by guest contributor Gayle Vehar
I still remember the first photo I took where I swooned a bit and said, “I LOVE this. I want to take more photos like this!” Do you remember your first great photo? Here’s mine.
I still like this photo, but admittedly, if I took the same photo today, I wouldn’t swoon. It might not even make the I-am-going-to-edit-this cut! THAT was the moment I “fell” for photography. That is the moment that made me want to learn more. From that moment on, I craved better photos! The deep-down kind of craved!
It didn’t come overnight for me. It came slowly. Day by day. Month by month. Year by year. It has taken weeks of discouragement and days of euphoria. It has taken hours of hard work and moments of bliss. It has taken practice and patience and, most of all, TIME.
What I didn’t count on was the discouragement that I would face along the way. I didn’t foresee the feelings of inadequacy that would surface. I hadn’t planned that I’d meet such a strong-willed inner critic that would continually remind me of all the reasons I should just give up and never photograph again!
The problem is that it is so easy to be discouraged. It is the easier road. I’ve probably spent more time discouraged than not. Just typing that is a little sad and discouraging.
But if discouragement has you in its grasp, it isn’t the end of the world. I want to share a few tricks I’ve used to beat discouragement when it has reared its ugly head! Please share any other tips you have found helpful in the comments!
My 5 Tips for Overcoming Discouragement
• Look back at hold photos and take pride in what you have learned. If you have only been shooting for a short time, look back as far as you can. If you have been shooting for a while, look back to photos from 2 years ago. Looking back will help you realize just how far you’ve come!
• Don’t Compare! We begin by looking at others’ work under the guise of getting better. BUT, what it often leads to is comparing our work to theirs—and then, ultimately, discouragement that our work isn’t as good as theirs. Remember that when you are looking at others’ work, you are looking at their “highlight reel.” Spend some time away (2 weeks is a good amount) from looking at others’ photography. Use those two weeks to start a personal project that will help you improve.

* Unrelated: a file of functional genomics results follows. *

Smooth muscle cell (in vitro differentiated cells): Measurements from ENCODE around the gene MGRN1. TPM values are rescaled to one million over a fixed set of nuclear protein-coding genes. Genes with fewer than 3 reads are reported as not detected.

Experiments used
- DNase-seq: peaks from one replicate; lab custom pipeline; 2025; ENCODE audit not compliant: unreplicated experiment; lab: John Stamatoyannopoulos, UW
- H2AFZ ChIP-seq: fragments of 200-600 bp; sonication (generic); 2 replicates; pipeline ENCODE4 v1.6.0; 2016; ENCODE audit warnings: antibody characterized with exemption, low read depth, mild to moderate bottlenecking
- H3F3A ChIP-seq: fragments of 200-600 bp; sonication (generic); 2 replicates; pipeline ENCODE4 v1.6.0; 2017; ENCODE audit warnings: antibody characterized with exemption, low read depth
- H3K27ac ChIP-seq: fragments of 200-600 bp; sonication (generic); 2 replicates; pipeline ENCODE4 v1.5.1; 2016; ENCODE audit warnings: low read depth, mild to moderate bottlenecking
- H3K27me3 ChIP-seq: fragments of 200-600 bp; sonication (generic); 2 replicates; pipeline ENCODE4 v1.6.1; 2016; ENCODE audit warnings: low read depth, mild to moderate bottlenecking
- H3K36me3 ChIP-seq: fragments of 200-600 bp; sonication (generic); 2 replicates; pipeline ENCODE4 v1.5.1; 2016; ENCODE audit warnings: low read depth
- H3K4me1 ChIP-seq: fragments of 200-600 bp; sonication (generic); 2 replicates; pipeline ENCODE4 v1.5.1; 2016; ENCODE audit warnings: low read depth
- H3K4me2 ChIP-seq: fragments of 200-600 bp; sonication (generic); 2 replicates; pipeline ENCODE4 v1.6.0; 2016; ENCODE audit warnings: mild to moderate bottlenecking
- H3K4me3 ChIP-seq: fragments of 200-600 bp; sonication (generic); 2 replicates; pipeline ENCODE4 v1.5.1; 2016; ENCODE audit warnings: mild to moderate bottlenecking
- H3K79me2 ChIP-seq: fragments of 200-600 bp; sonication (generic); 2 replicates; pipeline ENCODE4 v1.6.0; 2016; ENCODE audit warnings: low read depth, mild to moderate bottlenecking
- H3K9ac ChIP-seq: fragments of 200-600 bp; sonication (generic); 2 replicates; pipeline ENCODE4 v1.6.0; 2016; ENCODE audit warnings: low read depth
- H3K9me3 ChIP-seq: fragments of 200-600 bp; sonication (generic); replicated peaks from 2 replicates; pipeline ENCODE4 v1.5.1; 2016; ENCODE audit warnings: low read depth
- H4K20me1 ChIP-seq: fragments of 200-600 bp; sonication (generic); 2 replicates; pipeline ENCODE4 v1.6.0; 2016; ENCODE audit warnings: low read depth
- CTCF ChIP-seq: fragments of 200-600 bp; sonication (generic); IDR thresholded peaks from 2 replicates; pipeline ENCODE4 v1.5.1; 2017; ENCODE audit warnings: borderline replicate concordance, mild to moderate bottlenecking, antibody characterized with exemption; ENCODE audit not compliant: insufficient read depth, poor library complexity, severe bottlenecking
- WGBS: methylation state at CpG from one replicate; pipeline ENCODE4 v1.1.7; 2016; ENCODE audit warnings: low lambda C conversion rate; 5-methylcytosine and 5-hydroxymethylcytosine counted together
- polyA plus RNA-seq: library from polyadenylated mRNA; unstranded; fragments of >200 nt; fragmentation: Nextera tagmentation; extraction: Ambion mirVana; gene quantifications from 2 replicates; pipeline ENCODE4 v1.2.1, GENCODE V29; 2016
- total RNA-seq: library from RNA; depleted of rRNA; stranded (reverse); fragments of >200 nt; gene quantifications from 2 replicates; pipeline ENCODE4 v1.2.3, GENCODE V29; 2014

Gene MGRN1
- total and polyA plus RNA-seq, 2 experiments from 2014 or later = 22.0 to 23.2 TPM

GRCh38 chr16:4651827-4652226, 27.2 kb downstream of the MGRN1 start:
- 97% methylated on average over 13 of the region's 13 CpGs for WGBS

• Be Patient with Yourself! It sounds a little cliché. AND it is harder to DO than it is to type. Patience with yourself will soothe discouragement and allow you to keep getting better over time. Hush the inner critic with words of encouragement and affirmation.
• Use Discouragement as Incentive! How we deal with discouragement makes all the difference. If you allow your discouragement to paralyze you and keep you from ever photographing again—it won! But if you take the discouragement you feel and allow it to push you and challenge you to become better—then YOU win! For me, writing out the discouraging thoughts and feelings helps “release” them into the world and out of my head. Then I can look at things a bit more objectively and find my path to the other side.
• Have Faith! Have faith in yourself. Have faith that you have improved and that you will continue to get better. Have faith that others before you experienced discouragement and fought it, and that you can, too.
I know I still have lots more to learn. I know that there will still be days of discouragement and weeks of feeling uninspired. I know my inner-critic will still whisper that I should just give up. But I also know there will be those wonderful photos that inspire me and cause me to swoon a bit. There will be strength that comes from not listening to the discouragement. There will be inspiration and joy!
If you are looking for a resource to help you improve your photography, I have recently written an e-book, and even self-published a soft-cover version, putting down on paper a lot of what I have learned over the years about taking better photos.
Why on earth would I do this?
I hoped it would help someone else learn quicker and faster than I did. I hoped it would inspire others on their journey to better photos. I hoped it would save others some discouragement.
Hi!! I am Gayle. I am a wife to my handsome husband and mom to 4 beautiful kids. In my spare time, I am a photographer and blogger at Mom and Camera. I have a passion for sharing my love of photography with others. I teach local photography classes and regularly share photography tips and tricks on my blog. I hang out there a lot—I’d love you to stop by and visit!